Angela, a 44-year-old Winonan with asthma, went into work on Friday feeling good. She had had a headache earlier that week but thought nothing of it. Her workplace screens employees for fevers daily, and in the morning, her temperature was normal. Later in the work day, “I started getting really cold and had chills,” she said. She went to get her temperature checked again. “I went from having no symptoms in the morning to having a 101.4 temperature,” she recalled. “It happened so fast,” she added.
“It started out with sore throat, runny nose, and then the fever showed up with body aches,” reported Sarah, a 30-year-old Winonan.
“I think one of the first things was I couldn’t really smell anything,” Amarissa Ruiz, a healthy 20-year-old from Winona, said. “I couldn’t smell food. Even strong scents like Febreeze. I tested that out like, ‘Hello? I’m not crazy here.’” She, too, never had a fever.
COVID-19 can cause a huge range of symptoms: fever, chills, cough, shortness of breath, fatigue, body aches, headaches, sore throat, loss of taste or smell, congestion or runny noses, nausea, and diarrhea — just to name the most common ones, according to the U.S. Centers for Disease Control (CDC). For each patient, the disease can show a different mix of symptoms in a different order — or even no symptoms at all.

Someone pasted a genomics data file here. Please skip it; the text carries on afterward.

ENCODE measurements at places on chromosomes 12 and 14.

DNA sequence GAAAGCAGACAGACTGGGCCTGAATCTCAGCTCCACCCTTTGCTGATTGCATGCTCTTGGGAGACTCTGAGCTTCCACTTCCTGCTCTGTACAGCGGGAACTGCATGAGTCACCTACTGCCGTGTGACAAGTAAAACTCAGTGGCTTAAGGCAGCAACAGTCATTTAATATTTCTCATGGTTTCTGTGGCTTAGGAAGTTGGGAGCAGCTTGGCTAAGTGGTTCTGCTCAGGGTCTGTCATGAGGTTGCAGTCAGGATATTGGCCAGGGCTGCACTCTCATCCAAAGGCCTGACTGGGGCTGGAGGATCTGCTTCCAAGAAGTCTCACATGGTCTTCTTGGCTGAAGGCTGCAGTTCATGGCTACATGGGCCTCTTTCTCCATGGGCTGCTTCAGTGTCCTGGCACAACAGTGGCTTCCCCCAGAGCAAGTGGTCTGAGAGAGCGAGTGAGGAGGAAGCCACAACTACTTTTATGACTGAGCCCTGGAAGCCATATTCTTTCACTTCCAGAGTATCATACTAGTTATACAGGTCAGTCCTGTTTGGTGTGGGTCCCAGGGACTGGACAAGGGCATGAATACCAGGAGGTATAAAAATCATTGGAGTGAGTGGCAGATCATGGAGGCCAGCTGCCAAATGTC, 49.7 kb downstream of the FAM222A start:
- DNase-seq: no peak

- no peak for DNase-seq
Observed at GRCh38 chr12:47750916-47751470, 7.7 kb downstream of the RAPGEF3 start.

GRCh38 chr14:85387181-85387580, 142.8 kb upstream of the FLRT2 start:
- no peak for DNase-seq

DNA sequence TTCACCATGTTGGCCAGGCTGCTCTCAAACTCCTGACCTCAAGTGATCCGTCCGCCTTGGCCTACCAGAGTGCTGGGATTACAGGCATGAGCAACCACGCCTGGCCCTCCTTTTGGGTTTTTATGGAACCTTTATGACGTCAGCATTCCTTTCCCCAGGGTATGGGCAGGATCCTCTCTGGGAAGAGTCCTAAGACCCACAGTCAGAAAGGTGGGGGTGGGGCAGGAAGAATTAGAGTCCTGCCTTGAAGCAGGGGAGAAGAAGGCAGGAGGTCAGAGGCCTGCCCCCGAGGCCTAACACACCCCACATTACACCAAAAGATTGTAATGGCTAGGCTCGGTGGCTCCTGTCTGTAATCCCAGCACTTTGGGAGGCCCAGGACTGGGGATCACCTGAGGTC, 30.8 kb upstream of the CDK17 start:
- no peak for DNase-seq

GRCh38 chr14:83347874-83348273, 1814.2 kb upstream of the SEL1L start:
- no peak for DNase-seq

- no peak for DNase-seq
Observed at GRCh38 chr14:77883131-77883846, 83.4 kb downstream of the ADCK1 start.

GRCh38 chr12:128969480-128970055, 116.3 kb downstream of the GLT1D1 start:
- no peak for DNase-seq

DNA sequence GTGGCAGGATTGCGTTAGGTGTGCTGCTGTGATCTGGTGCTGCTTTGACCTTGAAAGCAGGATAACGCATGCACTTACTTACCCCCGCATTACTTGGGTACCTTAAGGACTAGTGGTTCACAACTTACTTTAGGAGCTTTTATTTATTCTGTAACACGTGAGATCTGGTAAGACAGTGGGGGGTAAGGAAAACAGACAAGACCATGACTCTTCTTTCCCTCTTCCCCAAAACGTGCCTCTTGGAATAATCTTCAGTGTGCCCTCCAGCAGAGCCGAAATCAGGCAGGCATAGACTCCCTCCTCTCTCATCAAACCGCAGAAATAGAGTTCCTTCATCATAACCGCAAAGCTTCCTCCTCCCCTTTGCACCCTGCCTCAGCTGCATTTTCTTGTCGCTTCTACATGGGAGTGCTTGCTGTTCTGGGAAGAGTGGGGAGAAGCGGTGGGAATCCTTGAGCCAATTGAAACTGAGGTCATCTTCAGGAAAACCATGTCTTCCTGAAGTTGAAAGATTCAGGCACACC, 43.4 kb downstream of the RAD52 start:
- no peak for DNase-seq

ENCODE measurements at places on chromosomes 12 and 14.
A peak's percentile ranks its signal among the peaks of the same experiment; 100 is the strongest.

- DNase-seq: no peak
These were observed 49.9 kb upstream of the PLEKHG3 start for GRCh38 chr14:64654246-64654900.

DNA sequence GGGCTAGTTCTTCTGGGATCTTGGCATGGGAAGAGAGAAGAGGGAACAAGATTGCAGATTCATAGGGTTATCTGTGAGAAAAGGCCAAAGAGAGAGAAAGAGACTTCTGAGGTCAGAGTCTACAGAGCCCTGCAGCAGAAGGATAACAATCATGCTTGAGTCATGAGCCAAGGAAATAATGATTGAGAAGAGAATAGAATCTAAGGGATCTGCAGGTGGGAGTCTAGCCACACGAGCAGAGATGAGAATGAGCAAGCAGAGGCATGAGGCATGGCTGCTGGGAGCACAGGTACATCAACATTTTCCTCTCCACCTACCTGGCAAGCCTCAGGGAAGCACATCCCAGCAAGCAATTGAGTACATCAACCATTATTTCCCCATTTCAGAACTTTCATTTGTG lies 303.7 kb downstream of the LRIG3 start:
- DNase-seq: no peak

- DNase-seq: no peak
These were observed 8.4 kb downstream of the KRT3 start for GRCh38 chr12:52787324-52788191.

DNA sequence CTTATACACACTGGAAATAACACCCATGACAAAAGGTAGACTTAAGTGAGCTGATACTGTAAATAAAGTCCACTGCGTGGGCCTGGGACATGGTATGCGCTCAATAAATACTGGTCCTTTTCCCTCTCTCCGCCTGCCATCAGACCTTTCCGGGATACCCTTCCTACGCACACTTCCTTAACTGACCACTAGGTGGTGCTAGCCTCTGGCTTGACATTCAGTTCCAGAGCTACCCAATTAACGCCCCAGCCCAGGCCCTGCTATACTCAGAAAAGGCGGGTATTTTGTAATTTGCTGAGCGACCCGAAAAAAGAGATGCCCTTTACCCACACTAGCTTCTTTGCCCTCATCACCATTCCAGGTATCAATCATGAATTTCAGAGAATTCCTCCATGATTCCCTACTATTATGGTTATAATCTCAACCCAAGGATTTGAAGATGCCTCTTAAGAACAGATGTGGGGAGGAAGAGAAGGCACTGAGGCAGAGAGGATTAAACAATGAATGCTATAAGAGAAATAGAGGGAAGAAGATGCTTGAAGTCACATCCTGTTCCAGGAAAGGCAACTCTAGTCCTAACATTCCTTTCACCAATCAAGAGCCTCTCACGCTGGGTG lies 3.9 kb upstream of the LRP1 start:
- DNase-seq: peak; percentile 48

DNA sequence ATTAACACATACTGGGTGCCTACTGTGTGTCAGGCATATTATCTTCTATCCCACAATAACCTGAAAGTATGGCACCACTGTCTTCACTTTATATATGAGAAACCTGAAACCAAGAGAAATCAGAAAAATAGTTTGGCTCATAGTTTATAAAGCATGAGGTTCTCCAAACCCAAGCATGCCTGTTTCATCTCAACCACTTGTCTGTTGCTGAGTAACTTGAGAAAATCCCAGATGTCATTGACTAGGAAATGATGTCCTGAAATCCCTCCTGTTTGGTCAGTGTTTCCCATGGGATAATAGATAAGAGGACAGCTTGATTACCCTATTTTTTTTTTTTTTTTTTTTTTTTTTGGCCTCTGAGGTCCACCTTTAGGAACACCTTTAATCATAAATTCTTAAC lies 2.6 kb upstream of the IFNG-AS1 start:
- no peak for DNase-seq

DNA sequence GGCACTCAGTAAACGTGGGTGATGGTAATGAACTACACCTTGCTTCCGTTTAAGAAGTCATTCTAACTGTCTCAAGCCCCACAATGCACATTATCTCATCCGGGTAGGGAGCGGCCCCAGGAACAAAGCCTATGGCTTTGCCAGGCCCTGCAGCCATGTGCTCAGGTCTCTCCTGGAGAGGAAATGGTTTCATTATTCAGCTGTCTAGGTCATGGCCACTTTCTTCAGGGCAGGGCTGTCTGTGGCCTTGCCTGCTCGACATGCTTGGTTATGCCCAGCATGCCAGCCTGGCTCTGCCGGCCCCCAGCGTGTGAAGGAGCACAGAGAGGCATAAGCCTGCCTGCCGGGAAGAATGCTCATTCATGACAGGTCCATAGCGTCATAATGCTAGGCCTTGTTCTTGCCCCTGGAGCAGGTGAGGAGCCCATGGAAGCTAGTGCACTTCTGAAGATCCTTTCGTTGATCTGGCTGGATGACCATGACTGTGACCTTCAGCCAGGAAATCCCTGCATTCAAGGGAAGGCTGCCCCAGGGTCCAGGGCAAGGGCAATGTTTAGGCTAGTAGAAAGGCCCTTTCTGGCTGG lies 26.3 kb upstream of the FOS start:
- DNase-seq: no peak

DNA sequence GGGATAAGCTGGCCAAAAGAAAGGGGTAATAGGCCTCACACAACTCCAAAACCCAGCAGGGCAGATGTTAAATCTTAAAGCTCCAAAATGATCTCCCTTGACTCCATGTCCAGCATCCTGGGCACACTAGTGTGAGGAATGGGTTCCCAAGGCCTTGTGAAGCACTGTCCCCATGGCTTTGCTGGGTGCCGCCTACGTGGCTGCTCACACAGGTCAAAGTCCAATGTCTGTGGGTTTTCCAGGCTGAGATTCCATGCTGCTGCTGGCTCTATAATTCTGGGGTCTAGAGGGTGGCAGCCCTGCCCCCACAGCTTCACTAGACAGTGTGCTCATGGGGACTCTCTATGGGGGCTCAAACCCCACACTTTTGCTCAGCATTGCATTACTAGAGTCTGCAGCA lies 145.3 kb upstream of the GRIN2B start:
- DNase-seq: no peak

“There’s a wide variety of symptoms, which kind of makes it a little scary because of how differently people present with it,” Dr. Ian Young, of Winona Health’s urgent care and emergency department, said. The scary part is that it’s hard to tell who has COVID-19 based on symptoms alone, he explained.
“Cough, that’s a million things. Fever, that’s a million things,” Young stated. “But loss of taste or smell, that’s almost always COVID,” he continued. Not all patients lose their taste and smell, but for those who do, it’s a red flag.
As a doctor, Young said, “We’ve dealt with colds and sore throats — hundreds, thousands of them — and we are not concerned with most of them.” Now, when a patient comes in with those run-of-the-mill symptoms, he stated, “It could be any one of the other [illnesses] or it could be sneaky, sneaky COVID.”